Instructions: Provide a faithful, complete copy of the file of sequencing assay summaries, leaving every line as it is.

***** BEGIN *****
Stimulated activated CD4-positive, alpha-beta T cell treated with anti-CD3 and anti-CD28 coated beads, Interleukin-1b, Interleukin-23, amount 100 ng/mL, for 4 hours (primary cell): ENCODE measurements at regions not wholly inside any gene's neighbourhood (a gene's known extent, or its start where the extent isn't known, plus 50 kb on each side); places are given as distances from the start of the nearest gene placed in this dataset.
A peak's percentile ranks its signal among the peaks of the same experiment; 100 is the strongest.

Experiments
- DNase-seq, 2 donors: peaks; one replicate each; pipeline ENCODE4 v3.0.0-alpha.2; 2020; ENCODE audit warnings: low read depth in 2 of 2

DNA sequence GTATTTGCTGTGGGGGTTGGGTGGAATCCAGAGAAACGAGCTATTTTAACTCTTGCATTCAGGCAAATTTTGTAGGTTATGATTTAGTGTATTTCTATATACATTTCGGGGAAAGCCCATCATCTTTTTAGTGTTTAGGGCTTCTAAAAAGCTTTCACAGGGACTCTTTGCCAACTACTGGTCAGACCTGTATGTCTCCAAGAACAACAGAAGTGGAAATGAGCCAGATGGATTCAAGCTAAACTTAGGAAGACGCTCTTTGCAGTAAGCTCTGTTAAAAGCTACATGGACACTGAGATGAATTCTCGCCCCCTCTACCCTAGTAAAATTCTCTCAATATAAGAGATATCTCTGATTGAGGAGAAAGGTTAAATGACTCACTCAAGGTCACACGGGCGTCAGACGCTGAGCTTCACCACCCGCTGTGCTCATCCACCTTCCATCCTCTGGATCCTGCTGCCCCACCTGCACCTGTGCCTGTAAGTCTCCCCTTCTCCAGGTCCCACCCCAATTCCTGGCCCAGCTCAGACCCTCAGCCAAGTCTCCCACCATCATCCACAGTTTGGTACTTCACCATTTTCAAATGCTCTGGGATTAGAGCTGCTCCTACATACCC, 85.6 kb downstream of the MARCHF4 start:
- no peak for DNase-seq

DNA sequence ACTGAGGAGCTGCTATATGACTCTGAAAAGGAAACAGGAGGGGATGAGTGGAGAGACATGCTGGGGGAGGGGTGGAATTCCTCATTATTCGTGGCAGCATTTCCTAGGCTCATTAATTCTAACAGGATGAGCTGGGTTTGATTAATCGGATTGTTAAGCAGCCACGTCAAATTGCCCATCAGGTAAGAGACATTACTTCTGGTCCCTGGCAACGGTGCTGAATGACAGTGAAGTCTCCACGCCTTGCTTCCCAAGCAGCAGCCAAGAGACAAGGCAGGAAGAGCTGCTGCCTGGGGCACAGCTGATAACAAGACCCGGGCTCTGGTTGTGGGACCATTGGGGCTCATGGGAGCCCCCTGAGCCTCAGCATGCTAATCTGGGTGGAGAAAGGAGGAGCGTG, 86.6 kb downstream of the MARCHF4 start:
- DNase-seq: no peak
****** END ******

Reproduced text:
Stimulated activated CD4-positive, alpha-beta T cell treated with anti-CD3 and anti-CD28 coated beads, Interleukin-1b, Interleukin-23, amount 100 ng/mL, for 4 hours (primary cell): ENCODE measurements at regions not wholly inside any gene's neighbourhood (a gene's known extent, or its start where the extent isn't known, plus 50 kb on each side); places are given as distances from the start of the nearest gene placed in this dataset.
A peak's percentile ranks its signal among the peaks of the same experiment; 100 is the strongest.

Experiments
- DNase-seq, 2 donors: peaks; one replicate each; pipeline ENCODE4 v3.0.0-alpha.2; 2020; ENCODE audit warnings: low read depth in 2 of 2

DNA sequence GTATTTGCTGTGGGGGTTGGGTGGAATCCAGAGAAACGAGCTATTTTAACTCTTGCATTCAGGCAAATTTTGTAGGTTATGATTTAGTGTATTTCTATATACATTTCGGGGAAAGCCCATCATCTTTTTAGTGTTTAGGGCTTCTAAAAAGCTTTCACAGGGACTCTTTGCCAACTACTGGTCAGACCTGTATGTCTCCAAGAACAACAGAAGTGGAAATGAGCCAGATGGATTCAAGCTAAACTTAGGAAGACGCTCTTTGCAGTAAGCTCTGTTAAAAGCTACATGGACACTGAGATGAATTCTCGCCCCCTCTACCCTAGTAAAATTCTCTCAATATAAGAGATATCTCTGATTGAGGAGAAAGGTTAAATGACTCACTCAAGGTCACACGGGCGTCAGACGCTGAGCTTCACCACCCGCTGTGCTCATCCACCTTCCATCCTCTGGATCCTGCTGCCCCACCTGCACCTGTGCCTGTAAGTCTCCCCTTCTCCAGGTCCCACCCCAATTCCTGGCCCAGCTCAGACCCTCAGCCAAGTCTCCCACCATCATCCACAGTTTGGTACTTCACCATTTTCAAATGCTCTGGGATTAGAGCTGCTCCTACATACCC, 85.6 kb downstream of the MARCHF4 start:
- no peak for DNase-seq

DNA sequence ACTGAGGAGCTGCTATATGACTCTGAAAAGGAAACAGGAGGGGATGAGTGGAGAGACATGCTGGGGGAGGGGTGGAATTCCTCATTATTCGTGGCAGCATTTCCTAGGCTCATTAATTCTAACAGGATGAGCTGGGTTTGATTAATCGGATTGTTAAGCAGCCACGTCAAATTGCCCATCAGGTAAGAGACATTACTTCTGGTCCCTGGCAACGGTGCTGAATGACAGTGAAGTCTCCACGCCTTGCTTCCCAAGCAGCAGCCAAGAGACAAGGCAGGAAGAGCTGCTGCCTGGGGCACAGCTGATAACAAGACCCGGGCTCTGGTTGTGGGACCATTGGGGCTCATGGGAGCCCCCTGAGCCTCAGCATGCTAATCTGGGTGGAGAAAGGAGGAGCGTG, 86.6 kb downstream of the MARCHF4 start:
- DNase-seq: no peak